First black Navy grad sees few like him at the academy School still falls short of secretary's goal for minority enrollment.

March 17, 1998|By Neal Thompson | Neal Thompson,SUN STAFF

These days, at age 70, Wesley Brown mostly likes to tinker on his computer, read books ordered off the Internet and play tennis with fellow retirees, including one 95-year-old.

But for a few weeks each year, the phone rings and e-mail messages flash in the former Navy engineer's Washington apartment. Will you speak to our church? Visit our school? Tell us what it was like to be the first African-American graduate of the U.S. Naval Academy?

The requests come each February -- Black History Month -- and among this year's calls was one from the Naval Academy, which is struggling to continue what Brown started a half-century ago.

African-American midshipmen feel they're still trailblazing in a racially imbalanced military. They say that not enough blacks have followed in Brown's wake, and that racial discrimination and insensitivity track them through their four years at the academy.

Of nearly 4,000 midshipmen, 6.5 percent are black -- well below Secretary of the Navy John H. Dalton's goal of 12 percent. African-American midshipmen say there aren't enough black officers and role models on the Yard -- none of 33 officers ranked captain or higher last year was a member of a minority group. The Minority Midshipmen Study Group was, until recently, chaired by a white officer. And blacks have been under-represented among student leaders, or "stripers."

The academy has acknowledged these shortcomings by recruiting minority students more aggressively and hiring a new minority recruitment director, Don Montgomery, who recently returned from a cross-country tour of high schools. Still, Montgomery said the academy is competing with other top colleges also looking for promising minority students.

"We'd love for the diversity of the academy to be reflective of society, but we're not there yet," said Montgomery, one of nine black graduates in the Class of 1974; at that time, fewer than 75 blacks had graduated after Brown.

A scarcity of black faces at the academy creates an atmosphere where one in six black Mids say they've suffered from incidents stemming from racial prejudice, ranging from off-color jokes to physical assault. A survey last year found that a third of black midshipmen considered racial prejudice a serious academy problem; 24 percent said racial prejudice impeded their development as a midshipman.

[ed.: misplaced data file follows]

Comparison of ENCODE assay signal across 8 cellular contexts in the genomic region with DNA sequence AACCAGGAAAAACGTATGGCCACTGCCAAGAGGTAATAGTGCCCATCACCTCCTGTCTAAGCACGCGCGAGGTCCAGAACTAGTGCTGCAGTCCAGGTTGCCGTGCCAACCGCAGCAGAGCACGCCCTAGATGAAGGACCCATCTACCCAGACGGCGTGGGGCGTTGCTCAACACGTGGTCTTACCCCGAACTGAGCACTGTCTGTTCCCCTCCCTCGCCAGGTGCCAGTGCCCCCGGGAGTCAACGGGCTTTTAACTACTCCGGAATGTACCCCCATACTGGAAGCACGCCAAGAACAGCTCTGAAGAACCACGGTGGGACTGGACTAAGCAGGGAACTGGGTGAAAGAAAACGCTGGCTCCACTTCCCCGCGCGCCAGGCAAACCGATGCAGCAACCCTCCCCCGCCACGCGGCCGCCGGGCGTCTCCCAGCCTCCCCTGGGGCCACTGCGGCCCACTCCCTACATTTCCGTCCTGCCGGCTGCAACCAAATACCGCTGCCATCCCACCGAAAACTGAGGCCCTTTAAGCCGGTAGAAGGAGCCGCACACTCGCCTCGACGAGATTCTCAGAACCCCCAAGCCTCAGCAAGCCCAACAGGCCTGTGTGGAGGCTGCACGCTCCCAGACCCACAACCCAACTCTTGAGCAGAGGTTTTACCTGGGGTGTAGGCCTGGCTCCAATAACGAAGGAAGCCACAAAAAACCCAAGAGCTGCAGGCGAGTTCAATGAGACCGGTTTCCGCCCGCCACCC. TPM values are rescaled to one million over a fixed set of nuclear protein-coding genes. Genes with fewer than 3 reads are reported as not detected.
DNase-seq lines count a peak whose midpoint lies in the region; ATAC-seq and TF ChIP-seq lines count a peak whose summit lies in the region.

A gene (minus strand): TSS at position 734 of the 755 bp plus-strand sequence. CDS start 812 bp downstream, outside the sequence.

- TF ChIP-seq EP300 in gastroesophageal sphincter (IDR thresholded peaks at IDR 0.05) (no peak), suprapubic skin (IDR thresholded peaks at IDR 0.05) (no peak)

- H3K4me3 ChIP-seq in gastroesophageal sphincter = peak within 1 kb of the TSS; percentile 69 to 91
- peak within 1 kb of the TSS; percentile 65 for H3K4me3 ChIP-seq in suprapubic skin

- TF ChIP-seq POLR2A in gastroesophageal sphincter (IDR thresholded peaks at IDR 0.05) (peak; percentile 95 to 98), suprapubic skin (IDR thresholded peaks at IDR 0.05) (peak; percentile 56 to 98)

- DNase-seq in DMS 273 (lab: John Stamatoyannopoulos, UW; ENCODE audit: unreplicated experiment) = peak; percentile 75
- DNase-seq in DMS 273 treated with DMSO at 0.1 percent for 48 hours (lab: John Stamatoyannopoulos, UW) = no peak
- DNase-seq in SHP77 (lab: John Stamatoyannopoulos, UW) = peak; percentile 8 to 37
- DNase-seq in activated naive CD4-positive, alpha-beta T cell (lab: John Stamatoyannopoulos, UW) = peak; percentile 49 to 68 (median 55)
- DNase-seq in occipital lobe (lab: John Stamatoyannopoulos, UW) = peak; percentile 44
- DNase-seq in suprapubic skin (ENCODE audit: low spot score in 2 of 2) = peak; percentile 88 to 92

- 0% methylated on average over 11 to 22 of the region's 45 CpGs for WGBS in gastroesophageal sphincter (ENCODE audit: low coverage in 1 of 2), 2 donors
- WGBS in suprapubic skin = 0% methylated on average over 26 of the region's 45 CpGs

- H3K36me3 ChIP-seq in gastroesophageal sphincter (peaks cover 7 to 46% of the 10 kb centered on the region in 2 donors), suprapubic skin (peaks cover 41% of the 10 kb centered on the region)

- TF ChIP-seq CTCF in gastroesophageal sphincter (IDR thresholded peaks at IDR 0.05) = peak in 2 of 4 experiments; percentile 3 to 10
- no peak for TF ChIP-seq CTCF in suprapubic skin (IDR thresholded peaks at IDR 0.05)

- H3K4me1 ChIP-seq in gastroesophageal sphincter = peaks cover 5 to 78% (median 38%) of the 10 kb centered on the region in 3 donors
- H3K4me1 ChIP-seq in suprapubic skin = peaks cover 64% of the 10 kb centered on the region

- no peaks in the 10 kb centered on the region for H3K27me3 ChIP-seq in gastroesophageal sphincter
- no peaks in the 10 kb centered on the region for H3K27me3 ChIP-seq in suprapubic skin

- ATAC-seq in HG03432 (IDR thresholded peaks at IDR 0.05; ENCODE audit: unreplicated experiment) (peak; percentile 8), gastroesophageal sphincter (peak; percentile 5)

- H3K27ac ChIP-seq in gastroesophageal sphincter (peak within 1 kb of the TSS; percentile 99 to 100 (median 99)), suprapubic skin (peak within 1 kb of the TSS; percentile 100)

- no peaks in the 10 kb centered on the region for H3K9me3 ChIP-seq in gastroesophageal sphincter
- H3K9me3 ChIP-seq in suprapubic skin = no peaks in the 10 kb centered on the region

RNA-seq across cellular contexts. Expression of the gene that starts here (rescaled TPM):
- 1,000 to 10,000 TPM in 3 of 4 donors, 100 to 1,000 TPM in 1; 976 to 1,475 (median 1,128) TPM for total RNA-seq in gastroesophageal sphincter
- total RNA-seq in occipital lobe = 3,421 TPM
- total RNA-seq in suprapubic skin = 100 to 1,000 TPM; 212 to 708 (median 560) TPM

"The doors aren't open," said Quintin Jones, a black midshipman from Memphis, Tenn., who is in his final year at the academy. "They're cracked, but they're not fully open."

In the wide range of problems, most are subtle -- jokes or insensitivities, he said. Worse is the lack of black faces. "There's a lack of minority officers to look up to as role models and mentors," said Jones, who heads the Midshipmen's Black Studies Club.

Brown, who walked through the academy gates in 1945, said some Mids tell him today that they fear they're viewed as part of a quota system.

"One thing some of the midshipmen feel is that with affirmative action being resented by a lot of people, sometimes there's an attitude that they're not as qualified as the whites, even though they take the same exams and classes," Brown said.

Indeed, a committee appointed last year to review academy problems found a "perception among some of the white male majority that standards are compromised in order to admit more minorities, and that those who are admitted are less qualified." The committee recommended even stronger recruiting -- possibly beginning with ninth-graders -- as well as promoting more minority students and Navy officers to leadership positions at the academy, and taking stronger action against discrimination complaints.

Recruitment efforts are aimed at reaching Dalton's 12 percent goal. Since 1989, 5.8 percent of the academy's graduates have been black. That has provided the 390,000-person Navy with a limited pool of black officers ascending the ranks. Despite recent high-profile promotions of the first black four-star admiral and the first black female admiral, 6 percent of Navy officers are black while nearly 20 percent of enlisted sailors are black, according to the Pentagon's Bureau of Naval Personnel.

Gejuan Sweat, an African-American midshipman from Harlem, Ga., who is a senior at the academy, said black female officers are "completely rare" at the academy -- there's only one, and before January there were none. "Out in the fleet, who knows, there may be people who've never seen a black officer before, much less a female," she said.

Brown said it's disappointing to see the Navy stalled after it opened so many doors to blacks during and after World War II.

"I saw very few white people growing up" near Washington's Logan Circle, said Brown. "But I think a lot changed as a result of World War II. Blacks got a chance to get meaningful jobs. A lot of people prior to World War II never had a chance to leave the place they were born."

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